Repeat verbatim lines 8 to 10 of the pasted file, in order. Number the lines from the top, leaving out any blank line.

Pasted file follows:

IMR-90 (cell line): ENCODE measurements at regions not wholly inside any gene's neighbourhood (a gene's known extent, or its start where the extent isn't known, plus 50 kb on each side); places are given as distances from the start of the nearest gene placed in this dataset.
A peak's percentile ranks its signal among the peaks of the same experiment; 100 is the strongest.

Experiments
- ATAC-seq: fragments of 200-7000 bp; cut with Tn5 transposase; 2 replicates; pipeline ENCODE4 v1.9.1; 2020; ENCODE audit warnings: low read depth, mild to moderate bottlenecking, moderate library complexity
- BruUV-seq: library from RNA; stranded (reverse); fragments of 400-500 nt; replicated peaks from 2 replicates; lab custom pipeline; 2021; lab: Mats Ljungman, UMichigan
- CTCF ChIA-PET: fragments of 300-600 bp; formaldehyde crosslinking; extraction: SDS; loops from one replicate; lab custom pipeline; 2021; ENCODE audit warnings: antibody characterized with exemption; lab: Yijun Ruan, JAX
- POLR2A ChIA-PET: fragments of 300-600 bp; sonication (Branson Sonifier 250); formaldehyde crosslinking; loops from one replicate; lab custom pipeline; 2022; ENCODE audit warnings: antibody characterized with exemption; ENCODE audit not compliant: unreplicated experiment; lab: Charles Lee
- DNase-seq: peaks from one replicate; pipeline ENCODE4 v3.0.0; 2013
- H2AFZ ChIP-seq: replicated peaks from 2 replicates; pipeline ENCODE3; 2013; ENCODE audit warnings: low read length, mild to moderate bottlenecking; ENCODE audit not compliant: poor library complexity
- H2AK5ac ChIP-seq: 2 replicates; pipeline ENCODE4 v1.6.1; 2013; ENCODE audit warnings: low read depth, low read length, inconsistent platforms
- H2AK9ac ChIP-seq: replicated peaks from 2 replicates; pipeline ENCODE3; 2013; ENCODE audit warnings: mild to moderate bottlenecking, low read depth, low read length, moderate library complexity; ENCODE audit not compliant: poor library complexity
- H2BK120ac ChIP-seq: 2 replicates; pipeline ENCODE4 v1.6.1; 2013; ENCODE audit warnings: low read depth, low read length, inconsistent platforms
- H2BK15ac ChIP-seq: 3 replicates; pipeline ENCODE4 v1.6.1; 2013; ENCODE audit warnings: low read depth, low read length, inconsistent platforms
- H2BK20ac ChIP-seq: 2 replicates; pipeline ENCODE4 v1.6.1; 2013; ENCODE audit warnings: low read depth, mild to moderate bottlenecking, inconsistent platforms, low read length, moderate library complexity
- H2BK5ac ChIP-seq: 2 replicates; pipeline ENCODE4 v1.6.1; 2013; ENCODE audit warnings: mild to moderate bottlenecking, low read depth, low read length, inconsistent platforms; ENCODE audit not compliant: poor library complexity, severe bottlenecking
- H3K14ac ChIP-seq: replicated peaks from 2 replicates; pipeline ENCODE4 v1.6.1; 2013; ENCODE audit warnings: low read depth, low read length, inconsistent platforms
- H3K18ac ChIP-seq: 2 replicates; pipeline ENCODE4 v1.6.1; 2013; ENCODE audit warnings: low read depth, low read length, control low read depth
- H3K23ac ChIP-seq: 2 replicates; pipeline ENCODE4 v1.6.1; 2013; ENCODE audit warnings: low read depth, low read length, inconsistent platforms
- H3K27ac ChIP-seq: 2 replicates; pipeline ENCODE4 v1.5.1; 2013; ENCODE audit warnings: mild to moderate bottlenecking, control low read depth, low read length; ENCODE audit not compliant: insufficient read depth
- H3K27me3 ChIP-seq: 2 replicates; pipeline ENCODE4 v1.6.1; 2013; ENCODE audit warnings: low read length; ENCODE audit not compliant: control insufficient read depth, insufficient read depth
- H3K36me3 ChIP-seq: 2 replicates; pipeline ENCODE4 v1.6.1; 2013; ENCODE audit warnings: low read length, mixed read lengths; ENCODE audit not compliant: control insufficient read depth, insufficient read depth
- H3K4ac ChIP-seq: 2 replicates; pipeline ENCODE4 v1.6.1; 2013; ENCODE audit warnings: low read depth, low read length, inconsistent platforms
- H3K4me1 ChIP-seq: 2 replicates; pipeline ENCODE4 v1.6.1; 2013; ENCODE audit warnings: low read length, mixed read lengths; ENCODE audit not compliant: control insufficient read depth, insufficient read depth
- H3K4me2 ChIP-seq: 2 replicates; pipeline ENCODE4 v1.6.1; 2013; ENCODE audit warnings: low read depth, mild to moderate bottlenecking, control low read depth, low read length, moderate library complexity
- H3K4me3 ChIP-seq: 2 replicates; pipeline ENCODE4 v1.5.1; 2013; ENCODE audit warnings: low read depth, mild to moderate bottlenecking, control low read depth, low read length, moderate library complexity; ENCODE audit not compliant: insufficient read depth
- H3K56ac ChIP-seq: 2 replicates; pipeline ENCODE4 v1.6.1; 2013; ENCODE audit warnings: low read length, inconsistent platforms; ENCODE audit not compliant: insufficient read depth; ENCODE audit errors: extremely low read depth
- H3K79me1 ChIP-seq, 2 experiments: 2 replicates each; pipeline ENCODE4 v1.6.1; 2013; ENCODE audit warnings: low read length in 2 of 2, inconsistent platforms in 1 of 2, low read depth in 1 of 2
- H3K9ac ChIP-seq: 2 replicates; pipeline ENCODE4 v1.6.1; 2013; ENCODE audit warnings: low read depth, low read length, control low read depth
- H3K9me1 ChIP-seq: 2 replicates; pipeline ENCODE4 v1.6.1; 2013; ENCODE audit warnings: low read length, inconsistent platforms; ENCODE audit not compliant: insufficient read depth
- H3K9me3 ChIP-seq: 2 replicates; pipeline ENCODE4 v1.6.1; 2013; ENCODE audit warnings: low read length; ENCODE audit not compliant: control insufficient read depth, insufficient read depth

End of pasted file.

- DNase-seq: peaks from one replicate; pipeline ENCODE4 v3.0.0; 2013
- H2AFZ ChIP-seq: replicated peaks from 2 replicates; pipeline ENCODE3; 2013; ENCODE audit warnings: low read length, mild to moderate bottlenecking; ENCODE audit not compliant: poor library complexity
- H2AK5ac ChIP-seq: 2 replicates; pipeline ENCODE4 v1.6.1; 2013; ENCODE audit warnings: low read depth, low read length, inconsistent platforms